The warthog, Phacochoerus africanus, or the common warthog to use its full vernacular name, is a wild member of the Suidae or pig family. There are four subspecies in the genus, each occupying a slightly different range within in central Africa. Schleich have made several figures of this animal, two boars (an early release and a later version), one sow, and a piglet, but I’m not looking at the whole family today – just the warthog piglet. I’m not sure which subspecies it is supposed to represent. Any ideas?
The Schleich warthog piglet had a relatively short release, it was launched in 2010 and retired in 2013. That said, it is still widely available, so they must have created a lot of stock prior to retiring the model. I picked mine up as a souvenir from the Koenig Museum, Bonn, during a visit to Germany in 2014.
This tiny figure is only about 5cm long, but it is excellently sculpted with fine details. In warthogs a mane runs along the head and along the back. The mane flops down the right flank in the Schleich warthog piglet. Such a fashionable comb-over, don’t you think?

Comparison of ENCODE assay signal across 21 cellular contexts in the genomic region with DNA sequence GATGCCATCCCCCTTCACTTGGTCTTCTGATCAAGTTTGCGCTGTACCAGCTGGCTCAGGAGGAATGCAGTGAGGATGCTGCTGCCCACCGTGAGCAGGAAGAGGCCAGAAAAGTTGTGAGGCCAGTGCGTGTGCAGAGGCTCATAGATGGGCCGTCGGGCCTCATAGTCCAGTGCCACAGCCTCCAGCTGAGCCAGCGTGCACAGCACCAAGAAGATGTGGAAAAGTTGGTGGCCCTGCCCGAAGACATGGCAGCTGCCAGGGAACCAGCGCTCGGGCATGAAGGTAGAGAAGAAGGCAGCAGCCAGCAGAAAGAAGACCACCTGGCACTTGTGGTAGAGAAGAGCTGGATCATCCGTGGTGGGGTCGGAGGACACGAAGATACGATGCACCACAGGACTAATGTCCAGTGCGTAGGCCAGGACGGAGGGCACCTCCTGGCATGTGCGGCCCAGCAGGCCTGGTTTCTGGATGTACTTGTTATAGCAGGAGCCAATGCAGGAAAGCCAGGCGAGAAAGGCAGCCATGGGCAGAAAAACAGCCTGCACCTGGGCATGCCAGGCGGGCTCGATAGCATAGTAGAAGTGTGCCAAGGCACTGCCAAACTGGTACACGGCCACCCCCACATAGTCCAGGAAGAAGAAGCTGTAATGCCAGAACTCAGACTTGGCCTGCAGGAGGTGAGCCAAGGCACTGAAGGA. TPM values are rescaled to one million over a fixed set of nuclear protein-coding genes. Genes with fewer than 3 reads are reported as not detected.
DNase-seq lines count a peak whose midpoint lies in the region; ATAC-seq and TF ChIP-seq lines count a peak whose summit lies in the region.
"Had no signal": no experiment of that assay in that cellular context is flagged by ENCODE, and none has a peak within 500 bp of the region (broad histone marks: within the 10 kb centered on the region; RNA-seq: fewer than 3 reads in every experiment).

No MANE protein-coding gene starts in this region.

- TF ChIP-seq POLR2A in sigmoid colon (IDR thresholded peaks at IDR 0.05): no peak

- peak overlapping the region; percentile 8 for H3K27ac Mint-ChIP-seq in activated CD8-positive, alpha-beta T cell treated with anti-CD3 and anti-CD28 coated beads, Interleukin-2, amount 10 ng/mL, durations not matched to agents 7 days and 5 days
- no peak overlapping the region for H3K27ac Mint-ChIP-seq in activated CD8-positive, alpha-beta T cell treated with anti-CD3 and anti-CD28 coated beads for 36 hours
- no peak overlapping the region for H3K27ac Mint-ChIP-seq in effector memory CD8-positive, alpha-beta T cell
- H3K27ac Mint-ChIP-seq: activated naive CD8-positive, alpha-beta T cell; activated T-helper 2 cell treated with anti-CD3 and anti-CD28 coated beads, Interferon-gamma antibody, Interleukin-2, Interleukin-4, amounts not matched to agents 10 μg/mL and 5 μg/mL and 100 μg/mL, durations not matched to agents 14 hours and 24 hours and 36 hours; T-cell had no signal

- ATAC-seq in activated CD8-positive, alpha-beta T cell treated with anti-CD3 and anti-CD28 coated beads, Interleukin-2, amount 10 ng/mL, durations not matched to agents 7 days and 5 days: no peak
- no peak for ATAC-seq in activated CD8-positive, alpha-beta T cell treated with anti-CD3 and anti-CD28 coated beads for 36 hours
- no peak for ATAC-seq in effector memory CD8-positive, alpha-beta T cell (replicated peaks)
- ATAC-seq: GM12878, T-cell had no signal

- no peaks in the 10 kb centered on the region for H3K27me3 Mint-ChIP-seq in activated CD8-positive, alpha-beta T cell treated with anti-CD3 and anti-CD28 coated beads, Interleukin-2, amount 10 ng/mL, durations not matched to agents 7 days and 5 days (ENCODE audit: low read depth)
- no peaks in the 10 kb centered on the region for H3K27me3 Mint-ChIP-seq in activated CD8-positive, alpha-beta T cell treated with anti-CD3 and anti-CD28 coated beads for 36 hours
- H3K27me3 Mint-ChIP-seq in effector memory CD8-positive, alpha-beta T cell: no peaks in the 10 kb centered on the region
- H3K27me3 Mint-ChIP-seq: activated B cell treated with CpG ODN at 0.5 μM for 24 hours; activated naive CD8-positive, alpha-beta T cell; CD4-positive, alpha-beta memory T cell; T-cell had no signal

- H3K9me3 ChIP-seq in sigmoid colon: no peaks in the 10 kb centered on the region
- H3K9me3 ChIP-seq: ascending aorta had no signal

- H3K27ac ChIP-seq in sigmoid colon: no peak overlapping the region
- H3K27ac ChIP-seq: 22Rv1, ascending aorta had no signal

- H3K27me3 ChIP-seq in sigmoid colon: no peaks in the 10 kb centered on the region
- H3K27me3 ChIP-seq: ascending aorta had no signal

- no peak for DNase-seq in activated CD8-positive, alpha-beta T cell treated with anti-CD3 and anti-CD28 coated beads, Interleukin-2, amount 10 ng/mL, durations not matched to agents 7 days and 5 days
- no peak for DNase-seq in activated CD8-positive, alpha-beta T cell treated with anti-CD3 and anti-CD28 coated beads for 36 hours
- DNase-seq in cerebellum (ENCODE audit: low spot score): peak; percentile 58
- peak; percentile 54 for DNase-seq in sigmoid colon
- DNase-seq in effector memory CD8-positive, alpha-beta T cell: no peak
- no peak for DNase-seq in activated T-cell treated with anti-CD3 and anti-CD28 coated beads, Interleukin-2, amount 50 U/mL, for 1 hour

The skin is beautifully textured with wrinkles and indications of short hair. The hooves, or trotters, are neatly done, and they are even sculpted on the underside, so this piggy can make accurate warthog footprints.
The distinctive tusks present in adult warthogs are absent in juveniles, and so the Schleich warthog piglet lacks this feature. Also absent in juveniles are protuberances on the face. These projections are sometimes described as wart-like and are the reason the animal is called a ‘warthog’. However, they are made of bone and cartilage – not warts at all. In adults, the male (boar) has two pairs of ‘warts’, while the female (sow) only has one pair. However, this Schleich figure certainly has none at all. Nevertheless, it has a recognisably long head and snout.
The figure is mostly brown, with a slightly ginger tone to the mane and tail tuft. The hooves are picked out in grey. The black eyes appear almost glassy and are very lifelike. There is also a small application of grey paint on the ears and side of the face, which adds depth and believability to the toy.
The tip of the tail is intentionally attached to the left hind leg. Presumably it was sculpted this way to avoid the delicate tail being bent or snapped off. A tuft of ginger hair is indicated on the tip of the tail.
Overall, this is an excellent model, and I can’t think of a single criticism to throw at it. Highly recommended!